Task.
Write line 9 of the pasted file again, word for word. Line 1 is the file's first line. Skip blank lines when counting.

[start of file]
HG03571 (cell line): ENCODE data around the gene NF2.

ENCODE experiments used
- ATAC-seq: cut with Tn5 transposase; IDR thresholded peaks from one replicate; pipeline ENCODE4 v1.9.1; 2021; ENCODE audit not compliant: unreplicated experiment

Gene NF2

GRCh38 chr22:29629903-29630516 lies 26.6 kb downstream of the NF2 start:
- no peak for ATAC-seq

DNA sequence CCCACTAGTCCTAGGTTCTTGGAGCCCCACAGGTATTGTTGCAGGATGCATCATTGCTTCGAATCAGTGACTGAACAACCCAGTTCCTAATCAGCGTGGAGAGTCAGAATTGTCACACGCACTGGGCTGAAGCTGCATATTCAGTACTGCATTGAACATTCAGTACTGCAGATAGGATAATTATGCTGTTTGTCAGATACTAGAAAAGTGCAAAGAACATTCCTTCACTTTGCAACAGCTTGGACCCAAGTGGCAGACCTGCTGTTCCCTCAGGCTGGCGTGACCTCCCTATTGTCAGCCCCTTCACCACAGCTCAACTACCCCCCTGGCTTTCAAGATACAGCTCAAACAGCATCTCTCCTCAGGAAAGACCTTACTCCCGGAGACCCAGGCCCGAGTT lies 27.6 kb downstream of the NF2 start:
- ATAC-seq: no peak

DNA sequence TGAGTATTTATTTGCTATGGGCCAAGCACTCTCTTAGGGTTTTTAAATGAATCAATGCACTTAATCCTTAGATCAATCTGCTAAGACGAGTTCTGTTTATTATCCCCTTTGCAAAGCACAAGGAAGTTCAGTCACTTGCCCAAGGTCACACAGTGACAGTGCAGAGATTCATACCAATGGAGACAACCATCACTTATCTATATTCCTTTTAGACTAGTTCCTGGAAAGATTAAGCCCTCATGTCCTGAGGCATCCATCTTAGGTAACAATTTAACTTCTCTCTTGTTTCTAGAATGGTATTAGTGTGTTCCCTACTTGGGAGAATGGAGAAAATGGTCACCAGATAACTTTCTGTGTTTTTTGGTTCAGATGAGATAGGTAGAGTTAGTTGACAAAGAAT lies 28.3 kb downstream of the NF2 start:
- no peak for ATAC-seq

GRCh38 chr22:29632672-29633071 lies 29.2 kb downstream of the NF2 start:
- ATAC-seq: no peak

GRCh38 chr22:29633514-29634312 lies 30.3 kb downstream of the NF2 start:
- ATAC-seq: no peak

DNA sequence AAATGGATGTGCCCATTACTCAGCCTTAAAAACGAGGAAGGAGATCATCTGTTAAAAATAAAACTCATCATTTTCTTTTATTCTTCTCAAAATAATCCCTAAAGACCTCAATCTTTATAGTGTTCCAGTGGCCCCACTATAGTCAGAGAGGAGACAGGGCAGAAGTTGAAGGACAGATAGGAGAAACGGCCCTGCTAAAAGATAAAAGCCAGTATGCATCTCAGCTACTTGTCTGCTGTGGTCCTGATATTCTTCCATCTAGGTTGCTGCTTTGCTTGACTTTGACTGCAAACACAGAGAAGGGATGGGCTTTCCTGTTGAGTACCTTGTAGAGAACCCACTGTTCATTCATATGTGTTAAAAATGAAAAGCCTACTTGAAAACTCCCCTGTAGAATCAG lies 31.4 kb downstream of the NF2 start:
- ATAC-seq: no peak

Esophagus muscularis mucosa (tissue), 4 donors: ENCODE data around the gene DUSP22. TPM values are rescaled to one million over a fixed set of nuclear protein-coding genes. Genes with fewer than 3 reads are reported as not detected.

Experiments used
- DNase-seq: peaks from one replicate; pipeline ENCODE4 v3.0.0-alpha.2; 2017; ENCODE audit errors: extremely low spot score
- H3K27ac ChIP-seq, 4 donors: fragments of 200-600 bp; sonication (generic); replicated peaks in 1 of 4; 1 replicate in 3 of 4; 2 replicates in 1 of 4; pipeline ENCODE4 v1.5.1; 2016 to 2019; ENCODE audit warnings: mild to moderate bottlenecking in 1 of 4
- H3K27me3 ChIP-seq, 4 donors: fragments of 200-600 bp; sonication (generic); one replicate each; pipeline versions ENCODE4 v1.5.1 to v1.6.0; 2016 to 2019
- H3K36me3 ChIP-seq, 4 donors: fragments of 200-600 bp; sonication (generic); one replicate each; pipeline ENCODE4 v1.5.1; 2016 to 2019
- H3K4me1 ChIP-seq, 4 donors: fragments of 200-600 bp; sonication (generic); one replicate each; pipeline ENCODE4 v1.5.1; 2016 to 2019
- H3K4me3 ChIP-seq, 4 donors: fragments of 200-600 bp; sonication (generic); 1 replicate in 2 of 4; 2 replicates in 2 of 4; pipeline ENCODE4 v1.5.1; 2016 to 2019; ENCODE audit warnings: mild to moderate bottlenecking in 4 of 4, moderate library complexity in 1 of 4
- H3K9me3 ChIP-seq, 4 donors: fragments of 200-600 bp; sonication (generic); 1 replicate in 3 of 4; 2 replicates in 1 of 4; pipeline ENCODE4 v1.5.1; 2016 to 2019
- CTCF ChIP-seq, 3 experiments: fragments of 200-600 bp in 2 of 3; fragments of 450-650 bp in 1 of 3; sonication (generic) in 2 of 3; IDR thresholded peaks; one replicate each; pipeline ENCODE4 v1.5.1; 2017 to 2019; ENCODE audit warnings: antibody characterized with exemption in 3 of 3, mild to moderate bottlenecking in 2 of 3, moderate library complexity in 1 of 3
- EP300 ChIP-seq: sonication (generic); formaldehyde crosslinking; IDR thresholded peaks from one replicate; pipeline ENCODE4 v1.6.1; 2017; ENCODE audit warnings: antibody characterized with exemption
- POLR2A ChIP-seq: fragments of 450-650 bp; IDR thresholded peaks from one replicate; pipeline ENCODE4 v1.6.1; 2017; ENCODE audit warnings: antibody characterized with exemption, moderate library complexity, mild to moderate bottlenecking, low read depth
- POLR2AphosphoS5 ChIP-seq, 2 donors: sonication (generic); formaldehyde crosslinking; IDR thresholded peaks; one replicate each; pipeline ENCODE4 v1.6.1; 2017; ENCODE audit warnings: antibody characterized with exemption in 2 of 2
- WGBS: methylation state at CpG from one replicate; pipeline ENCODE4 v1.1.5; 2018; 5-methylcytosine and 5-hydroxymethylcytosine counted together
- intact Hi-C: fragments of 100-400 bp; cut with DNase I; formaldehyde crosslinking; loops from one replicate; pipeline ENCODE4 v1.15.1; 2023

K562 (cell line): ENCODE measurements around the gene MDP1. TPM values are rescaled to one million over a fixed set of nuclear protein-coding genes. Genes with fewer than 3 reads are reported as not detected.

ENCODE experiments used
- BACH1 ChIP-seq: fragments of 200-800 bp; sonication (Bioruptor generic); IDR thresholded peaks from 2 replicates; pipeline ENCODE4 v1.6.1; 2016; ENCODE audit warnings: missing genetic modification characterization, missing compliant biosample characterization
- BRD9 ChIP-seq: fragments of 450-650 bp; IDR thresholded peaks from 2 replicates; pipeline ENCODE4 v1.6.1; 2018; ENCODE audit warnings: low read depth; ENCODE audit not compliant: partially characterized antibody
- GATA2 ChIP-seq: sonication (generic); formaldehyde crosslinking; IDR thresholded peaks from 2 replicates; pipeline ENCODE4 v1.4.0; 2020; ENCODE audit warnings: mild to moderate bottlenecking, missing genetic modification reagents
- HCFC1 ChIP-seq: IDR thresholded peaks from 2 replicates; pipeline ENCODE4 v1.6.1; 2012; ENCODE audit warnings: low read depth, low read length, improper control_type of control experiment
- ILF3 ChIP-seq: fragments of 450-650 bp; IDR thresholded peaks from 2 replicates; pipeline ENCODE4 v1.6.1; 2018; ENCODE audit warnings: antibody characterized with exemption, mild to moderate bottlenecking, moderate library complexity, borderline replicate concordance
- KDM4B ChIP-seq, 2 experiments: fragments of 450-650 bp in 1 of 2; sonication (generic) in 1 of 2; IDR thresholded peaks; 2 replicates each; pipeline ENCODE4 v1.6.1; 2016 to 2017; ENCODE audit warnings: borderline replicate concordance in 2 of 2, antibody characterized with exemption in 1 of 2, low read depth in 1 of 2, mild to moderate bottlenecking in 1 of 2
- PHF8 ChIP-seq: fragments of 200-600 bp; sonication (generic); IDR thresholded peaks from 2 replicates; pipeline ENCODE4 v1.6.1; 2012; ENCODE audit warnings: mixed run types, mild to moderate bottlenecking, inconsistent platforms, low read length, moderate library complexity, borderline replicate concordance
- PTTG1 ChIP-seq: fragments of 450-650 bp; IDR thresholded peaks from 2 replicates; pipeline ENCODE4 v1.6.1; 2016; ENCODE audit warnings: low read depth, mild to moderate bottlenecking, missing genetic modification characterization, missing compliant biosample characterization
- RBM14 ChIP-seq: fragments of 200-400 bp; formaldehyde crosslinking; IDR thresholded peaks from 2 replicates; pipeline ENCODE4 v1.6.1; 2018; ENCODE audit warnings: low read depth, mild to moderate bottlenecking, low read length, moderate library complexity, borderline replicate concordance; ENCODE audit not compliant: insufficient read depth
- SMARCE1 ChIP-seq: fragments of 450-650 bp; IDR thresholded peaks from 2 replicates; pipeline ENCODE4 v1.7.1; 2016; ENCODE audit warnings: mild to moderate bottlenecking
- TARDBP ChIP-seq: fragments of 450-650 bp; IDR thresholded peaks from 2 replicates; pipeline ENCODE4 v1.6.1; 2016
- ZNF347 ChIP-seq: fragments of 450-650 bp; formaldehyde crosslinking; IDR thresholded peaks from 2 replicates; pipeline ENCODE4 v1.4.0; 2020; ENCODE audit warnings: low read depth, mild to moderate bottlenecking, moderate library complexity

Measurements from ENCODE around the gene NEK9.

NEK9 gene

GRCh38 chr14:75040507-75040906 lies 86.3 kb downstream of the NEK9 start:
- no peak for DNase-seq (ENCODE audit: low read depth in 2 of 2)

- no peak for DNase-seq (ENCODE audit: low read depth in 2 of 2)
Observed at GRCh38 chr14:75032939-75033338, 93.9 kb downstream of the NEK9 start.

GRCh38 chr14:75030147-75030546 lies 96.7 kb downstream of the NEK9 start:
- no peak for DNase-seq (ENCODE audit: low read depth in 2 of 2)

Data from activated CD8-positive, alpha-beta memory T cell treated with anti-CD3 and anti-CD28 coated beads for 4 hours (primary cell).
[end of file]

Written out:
DNA sequence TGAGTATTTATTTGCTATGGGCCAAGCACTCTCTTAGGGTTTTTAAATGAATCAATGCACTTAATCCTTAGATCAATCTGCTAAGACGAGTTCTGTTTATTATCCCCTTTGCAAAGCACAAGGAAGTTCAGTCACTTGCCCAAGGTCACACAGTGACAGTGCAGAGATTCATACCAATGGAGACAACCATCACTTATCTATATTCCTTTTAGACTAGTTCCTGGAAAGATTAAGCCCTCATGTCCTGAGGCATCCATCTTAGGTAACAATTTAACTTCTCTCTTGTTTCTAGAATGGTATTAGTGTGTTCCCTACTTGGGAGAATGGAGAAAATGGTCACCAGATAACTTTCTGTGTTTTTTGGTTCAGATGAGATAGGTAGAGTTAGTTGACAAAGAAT lies 28.3 kb downstream of the NF2 start: